Worries and Possibilities in Active Citizenship
In this article, we maintain that the conception of active citizenship in education in Europe has
come to imply a specific formation of citizens as active, both in society and in creating one’s
own identity. Initially, the ambition of active citizenship was to promote young people’s
empowerment and autonomy, as well as democracy and human rights in and through
education. As previous research has shown, a neo-liberal colouring of the concept has
gradually taken place. In this colouring, the individual risks becoming fenced in by increased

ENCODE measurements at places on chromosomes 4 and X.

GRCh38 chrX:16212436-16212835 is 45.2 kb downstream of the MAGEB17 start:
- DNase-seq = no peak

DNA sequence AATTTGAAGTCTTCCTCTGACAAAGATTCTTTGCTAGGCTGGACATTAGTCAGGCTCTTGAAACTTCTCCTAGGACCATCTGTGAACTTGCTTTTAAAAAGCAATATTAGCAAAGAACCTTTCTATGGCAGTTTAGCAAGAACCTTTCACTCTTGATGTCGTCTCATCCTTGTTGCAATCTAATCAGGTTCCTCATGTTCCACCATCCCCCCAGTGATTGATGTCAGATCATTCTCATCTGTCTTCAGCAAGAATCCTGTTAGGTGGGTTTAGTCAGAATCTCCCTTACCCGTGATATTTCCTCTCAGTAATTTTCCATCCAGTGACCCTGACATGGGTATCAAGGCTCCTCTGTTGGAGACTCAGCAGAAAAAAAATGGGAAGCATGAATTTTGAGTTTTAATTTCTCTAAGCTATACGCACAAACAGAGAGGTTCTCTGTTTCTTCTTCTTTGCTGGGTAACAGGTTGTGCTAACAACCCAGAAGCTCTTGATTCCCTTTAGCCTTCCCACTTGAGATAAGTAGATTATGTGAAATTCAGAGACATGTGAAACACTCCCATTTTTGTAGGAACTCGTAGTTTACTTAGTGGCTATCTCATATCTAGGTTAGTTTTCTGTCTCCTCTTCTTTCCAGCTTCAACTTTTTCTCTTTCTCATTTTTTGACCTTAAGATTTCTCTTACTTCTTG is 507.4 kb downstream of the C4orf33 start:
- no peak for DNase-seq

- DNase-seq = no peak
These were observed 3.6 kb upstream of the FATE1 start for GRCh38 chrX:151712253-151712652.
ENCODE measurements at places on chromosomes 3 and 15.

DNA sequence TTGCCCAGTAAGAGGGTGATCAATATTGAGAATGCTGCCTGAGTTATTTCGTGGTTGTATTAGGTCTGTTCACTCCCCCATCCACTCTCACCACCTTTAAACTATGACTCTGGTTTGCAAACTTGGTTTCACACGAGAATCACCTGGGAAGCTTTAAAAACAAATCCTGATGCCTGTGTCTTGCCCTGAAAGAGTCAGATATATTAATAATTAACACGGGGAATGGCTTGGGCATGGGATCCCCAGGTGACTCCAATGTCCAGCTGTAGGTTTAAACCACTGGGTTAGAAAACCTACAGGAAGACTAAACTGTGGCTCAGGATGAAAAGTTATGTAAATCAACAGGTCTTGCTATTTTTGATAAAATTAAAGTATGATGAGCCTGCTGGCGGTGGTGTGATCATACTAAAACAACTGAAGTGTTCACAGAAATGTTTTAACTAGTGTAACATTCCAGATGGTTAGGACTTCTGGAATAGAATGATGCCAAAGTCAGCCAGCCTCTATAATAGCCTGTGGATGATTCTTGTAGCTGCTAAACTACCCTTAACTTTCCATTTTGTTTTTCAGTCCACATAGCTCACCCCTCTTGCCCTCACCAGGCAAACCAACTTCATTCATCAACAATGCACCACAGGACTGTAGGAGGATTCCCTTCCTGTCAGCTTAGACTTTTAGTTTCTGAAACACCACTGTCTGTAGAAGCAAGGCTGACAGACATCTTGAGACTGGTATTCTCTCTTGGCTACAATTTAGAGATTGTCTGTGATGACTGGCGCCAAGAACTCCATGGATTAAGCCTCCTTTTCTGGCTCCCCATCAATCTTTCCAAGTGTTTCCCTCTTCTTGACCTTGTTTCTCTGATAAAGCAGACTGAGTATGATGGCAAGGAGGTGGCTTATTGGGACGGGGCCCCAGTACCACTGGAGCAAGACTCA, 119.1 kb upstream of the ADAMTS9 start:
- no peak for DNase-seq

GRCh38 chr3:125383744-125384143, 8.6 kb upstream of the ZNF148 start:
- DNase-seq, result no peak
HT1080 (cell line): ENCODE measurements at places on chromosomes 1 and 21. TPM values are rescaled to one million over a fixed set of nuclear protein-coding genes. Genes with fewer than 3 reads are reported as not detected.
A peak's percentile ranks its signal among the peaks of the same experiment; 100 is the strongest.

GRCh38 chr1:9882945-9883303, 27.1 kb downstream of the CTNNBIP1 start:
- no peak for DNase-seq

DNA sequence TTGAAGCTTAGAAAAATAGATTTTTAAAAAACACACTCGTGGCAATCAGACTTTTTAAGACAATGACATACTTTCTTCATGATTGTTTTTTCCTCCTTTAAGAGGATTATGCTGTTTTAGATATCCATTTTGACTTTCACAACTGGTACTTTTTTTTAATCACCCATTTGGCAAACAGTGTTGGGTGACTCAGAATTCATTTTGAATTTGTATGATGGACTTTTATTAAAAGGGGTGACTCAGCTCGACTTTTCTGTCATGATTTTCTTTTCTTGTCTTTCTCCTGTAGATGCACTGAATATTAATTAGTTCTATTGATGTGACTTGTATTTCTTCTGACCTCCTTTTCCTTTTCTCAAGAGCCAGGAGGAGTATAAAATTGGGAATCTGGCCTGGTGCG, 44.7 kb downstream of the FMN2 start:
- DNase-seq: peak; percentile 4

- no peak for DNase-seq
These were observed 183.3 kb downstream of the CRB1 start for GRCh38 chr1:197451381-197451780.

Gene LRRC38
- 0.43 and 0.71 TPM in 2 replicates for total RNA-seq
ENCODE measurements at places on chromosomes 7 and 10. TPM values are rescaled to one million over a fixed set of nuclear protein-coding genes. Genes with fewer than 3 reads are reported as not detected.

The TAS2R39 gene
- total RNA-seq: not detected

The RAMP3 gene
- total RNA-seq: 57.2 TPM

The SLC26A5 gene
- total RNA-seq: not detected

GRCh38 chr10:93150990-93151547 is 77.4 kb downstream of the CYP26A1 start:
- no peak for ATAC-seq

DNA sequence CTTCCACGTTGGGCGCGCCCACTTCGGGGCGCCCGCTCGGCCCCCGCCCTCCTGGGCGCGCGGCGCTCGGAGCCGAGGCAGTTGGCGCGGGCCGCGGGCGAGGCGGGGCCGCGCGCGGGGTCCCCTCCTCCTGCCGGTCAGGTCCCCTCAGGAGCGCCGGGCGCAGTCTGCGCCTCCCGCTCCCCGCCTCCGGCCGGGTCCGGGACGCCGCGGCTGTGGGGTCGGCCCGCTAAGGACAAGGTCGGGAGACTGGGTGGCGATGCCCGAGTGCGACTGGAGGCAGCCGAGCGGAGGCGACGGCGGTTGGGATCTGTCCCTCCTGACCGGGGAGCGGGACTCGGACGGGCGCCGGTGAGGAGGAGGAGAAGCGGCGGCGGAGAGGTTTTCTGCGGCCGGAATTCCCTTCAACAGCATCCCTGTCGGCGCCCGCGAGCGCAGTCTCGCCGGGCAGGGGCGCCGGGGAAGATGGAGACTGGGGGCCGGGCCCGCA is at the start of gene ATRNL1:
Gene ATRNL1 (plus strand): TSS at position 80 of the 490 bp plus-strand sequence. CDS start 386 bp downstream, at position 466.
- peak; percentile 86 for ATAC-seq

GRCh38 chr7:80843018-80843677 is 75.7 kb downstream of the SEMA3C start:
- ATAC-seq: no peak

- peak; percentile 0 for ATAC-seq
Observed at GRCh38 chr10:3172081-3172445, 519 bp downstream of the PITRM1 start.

marketization, particular ways of understanding the individual in relation to the collective,
and understanding rights and responsibilities (cf. Kymlicka & Norman, 2000; Olssen, 2009).
The article is based on a re-analysis of three empirical contributions from three different
Swedish educational contexts, which focused respectively on policy (Olson, 2008), teacher
identity (Irisdotter, 2006) and identity creation among minority students (Wigg, 2008). What
we term a neo-liberal colouring of active citizenship in Swedish education is only briefly
sketched in the introduction, as it is further elaborated on in the first of these contexts.